Acknowledge what has happened as soon as you hear
about the death. Consider sending a sympathy card right away.
You don't need to say a lot, but your words are likely to be very
meaningful and recognized as supportive.
Consider sending flowers or a plant along with a
It is often helpful and appreciated when others bring
meals for the family.
Usually a prepared meal that will keep until the
family is ready to use it makes a good choice. This gesture
can ease the burden of cooking and shopping for the family while
they are attending to the immediate details of the funeral and
caring for family.
It is wise to use a disposable dish when
possible. If it is not possible to use a disposable container,
mark your container with your name on a piece of tape and stick it
to the outside of the container so that the family does not have to
try and track down the owners of containers.
It would also be helpful to identify what is in
Take the time and make the effort to reach out and
offer support to this person. Your gestures will certainly be
- If you are not able to visit in person, consider a
brief phone call.
- Stay connected to the person, listening, checking in
on them and staying in touch after the loss.
- There are usually a lot of people helping right
after the death, but in the days, weeks and months to follow, your
friend or family member may need your support, care and concern when
others have returned to their own routines.
Be a good listener. A person experiencing grief may express
feelings of anger, fear, anxiety, sadness, frustration, and a number of
other emotions. Allow for the expression of these feelings.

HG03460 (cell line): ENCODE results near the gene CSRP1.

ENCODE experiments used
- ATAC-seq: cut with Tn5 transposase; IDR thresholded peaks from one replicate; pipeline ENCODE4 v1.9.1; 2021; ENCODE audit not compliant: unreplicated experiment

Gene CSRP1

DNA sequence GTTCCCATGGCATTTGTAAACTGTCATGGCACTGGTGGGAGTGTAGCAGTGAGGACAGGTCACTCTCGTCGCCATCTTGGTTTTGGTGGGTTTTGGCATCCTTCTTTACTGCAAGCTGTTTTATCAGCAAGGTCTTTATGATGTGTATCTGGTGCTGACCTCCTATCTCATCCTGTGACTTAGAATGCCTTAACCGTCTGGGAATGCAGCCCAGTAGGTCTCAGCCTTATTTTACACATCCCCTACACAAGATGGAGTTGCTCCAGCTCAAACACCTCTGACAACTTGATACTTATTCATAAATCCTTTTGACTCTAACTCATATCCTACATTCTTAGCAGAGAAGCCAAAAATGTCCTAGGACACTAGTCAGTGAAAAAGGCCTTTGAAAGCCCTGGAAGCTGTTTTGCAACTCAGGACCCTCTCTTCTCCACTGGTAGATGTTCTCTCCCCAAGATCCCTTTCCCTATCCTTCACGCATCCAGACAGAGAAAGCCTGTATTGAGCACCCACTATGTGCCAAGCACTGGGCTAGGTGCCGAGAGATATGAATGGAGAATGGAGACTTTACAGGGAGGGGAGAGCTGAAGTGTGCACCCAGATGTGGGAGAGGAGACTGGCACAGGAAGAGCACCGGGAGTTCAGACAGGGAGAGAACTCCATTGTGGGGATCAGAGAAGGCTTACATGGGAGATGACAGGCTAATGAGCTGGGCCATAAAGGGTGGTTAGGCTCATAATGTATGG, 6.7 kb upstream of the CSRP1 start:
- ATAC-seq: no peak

- The opposite may also be the case, the grieving
person may not want to talk about it, and that is alright too.
- If you are able, you may want to offer to help
care for children, run errands or perform other tasks that may be
- If there are children, be sure to remember that they
grieve too. You may want to let them know that they are in your
- Depending on the situation, you may want to give a
gift. There are several types of bereavement gifts available--necklaces, gift baskets and other meaningful ways to share your
sympathy and sincerity.
- If you are an employer, allow the person to take the
time they need off work.
- If you happen to be very skilled creatively, you may
wish to offer to put together a dvd of pictures, a slide show or some
other memory tribute.
- As a friend, it is very meaningful to do something
to show another that you care about what they are going through.
Loss is difficult and can touch us in many ways, caring friends and
family can be very helpful.
Etiquette for Family & Friends for the
If you can, attend the funeral. You will
likely find your attendance appreciated by family. Plan to arrive
10 to 15 minutes early so as not to interrupt the services.
If there is a guest book, you are requested and
encouraged to sign it. Provide your full name and address.
If the person is a business associate, it is proper to list the
If you are following in the procession be sure to
turn on your lights.
Keep in mind that there is often a reception for
family and friends following the services.
Life is busy, but please keep your family member or
friend in mind after their loss. As people go through the
transitions and changes following a loss, they continue to need and will
appreciate your support.
No one is useless in this world who lightens
the burdens of another.
Other articles for family & friends
Helping a Friend in Grief
Alan D. Wolfelt, Ph.D.
Dispelling 5 Common Myths About
Grief by Alan D. Wolfelt, Ph.D.